Bush Vetoes Water Projects Bill

WASHINGTON - An increasingly confrontational President Bush on Friday vetoed a bill authorizing hundreds of popular water projects even though lawmakers can count enough votes to override him.

Bush brushed aside significant objections from Capitol Hill, even from Republicans, in thwarting legislation that provides money for projects like repairing hurricane damage, restoring wetlands and preventing flooding in communities across the nation.

This level of opposition virtually assured that Bush would have a veto overridden for the first time in his presidency. He has used the veto very sparingly for most of the time he has been in office, but has made more use of it recently.

"When we override this irresponsible veto, perhaps the president will finally recognize that Congress is an equal branch of government and reconsider his many other reckless veto threats," said Senate Majority Leader Harry Reid, D-Nev.

"More than two years after failing to respond to the devastation and destruction of Hurricane Katrina, he is refusing to fund important projects guided by the Army Corps of Engineers that are essential to protecting the people of the Gulf Coast region."

The $23 billion water bill passed in both chambers of Congress by well more than the two-thirds majority needed to vacate a veto and make the bill law.

Bush objected to the $9 billion in projects added during negotiations between the House and Senate. He hoped that his action, even though it is sure not to hold, would cast him as a friend to conservatives who demand a tighter rein on federal spending.

But Bush never vetoed spending bills under the Republican Congress, despite budgetary increases then, too. Attempting to demonstrate fiscal toughness now, in the seventh year of his presidency, carried the risk being criticized for doing too little, too late or as waging a transparently partisan attack against the Democrats who now run Capitol Hill.

The president took the gamble, making it part of a broader effort to more pointedly and frequently take on Democratic leaders.

The legislation originally approved by the Senate would have cost $14 billion and the House version would have totaled $15 billion. Bush and a few Republicans complained that the final version was larded with unneeded pet projects pushed by individual lawmakers — sending the overall cost of the bill much higher.

"Only in Washington could the House take a $14 billion bill into a conference with the Senate's $15 billion bill and emerge with a compromise that costs taxpayers over $23 billion," said White House press secretary Dana Perino.

She also said Bush vetoed the bill because it is "fiscally irresponsible" and falls outside the scope of the Army Corps' mission.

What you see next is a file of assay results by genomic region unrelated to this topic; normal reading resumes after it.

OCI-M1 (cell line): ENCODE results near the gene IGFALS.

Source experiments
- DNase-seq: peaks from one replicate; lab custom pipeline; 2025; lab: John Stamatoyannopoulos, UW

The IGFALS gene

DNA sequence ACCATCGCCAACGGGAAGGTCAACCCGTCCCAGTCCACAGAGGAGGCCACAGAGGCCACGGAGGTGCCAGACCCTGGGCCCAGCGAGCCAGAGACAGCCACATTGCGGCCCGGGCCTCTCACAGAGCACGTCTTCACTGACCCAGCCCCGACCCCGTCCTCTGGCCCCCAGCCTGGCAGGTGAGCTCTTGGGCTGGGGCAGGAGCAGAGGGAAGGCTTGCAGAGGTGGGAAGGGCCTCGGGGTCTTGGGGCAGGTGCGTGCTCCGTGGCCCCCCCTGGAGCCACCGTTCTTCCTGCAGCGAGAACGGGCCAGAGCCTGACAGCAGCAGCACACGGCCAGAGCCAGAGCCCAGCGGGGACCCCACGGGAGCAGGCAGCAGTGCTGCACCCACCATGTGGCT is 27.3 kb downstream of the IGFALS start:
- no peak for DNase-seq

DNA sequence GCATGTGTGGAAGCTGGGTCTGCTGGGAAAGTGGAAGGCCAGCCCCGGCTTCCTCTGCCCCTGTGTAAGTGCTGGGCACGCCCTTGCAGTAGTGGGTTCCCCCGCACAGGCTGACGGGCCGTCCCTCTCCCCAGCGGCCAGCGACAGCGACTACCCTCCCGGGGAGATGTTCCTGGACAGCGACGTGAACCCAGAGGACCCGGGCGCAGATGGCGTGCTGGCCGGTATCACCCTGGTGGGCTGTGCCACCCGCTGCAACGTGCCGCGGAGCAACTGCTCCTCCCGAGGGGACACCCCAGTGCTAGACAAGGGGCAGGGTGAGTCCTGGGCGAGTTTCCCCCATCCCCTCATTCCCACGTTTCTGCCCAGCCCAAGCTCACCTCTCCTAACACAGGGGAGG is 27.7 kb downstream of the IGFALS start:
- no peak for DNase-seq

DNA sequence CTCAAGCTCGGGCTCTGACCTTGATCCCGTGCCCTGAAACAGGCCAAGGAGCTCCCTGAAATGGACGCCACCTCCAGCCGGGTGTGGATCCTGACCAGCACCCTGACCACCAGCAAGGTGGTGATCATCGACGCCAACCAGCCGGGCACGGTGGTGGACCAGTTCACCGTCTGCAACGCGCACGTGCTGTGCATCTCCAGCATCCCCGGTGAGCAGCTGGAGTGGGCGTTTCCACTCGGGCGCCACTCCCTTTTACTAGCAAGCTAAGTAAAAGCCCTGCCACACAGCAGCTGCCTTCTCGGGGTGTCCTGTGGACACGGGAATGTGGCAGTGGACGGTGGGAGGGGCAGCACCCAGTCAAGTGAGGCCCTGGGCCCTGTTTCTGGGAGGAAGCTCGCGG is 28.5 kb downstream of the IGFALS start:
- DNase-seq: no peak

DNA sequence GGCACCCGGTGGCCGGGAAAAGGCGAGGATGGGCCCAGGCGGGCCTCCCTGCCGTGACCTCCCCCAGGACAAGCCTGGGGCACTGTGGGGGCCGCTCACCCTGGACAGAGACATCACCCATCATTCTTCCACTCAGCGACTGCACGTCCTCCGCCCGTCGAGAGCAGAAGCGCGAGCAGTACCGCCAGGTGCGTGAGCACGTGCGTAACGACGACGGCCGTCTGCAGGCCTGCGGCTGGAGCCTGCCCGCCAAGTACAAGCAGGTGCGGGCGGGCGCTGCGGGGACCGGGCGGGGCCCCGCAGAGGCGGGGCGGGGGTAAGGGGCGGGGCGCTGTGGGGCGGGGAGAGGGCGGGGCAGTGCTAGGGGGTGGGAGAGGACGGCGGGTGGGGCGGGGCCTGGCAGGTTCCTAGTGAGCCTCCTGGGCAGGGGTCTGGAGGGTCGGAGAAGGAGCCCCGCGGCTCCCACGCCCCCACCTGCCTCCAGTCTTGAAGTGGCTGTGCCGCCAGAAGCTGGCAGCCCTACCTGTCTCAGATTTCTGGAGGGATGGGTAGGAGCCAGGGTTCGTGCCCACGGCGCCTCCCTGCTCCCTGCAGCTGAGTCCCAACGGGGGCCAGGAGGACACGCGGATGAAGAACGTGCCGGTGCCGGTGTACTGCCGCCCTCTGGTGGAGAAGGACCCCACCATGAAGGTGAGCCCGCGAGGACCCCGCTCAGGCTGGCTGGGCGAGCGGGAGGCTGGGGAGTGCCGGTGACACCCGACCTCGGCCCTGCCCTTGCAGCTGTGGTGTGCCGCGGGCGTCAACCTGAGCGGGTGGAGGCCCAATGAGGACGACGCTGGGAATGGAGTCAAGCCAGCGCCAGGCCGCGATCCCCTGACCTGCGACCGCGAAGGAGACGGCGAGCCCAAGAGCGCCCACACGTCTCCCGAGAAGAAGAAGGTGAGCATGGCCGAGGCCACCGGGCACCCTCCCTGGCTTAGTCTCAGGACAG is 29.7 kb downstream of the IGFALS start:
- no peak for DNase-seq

Critics noted that the bill piles more work on the Army Corps of Engineers, which already has a backlog of $58 billion worth of projects and an annual budget of only about $2 billion to address them.

If Bush is overridden, the measure would give a green light to projects in virtually every state. It only authorizes the projects; the actual funding must be approved separately.

The authorizations include:

  • $3.6 billion for major wetlands and other coastal restoration, flood control and dredging projects for Louisiana, a state where coastal erosion and storms have resulted in the disappearance of huge areas of land;
  • nearly $2 billion for the restoration of the Florida Everglades;
  • nearly $2 billion for the Army Corps of Engineers to build seven new locks on the upper Mississippi and Illinois rivers;
  • $7 billion for various projects related to hurricane mitigation in Mississippi and Louisiana, including assuring 100-year levee protection in New Orleans;
  • hundreds of smaller dredging, wetlands restoration and flood control projects across the country.
  • The Congressional Budget office says the bill includes projects that, if fully funded, would cost $11.2 billion over the next four years and $12 billion in the decade after that. The bill also calls for increased oversight of the Corps, requiring an outside review of water construction projects.

    The veto was Bush's fifth. Four of those have come since Democrats took over Congress in January, but this one was unusual because it also pits the president against a sizable number of lawmakers from his own party. Previous Bush vetoes include two of bills allowing expanded federal research using embryonic stem cells, and a spending bill that would have required troop withdrawals from Iraq.

    Last month, Bush vetoed a major expansion of a children's health insurance program, also over objections from some Republicans. But he has far more partisan unity on that issue than on the water projects bill. It was the first time Bush went into a veto knowing it was a futile effort. This turns the tables somewhat on him, as he has been criticizing Democrats almost daily for wasting time by passing legislation they knew he would not accept.


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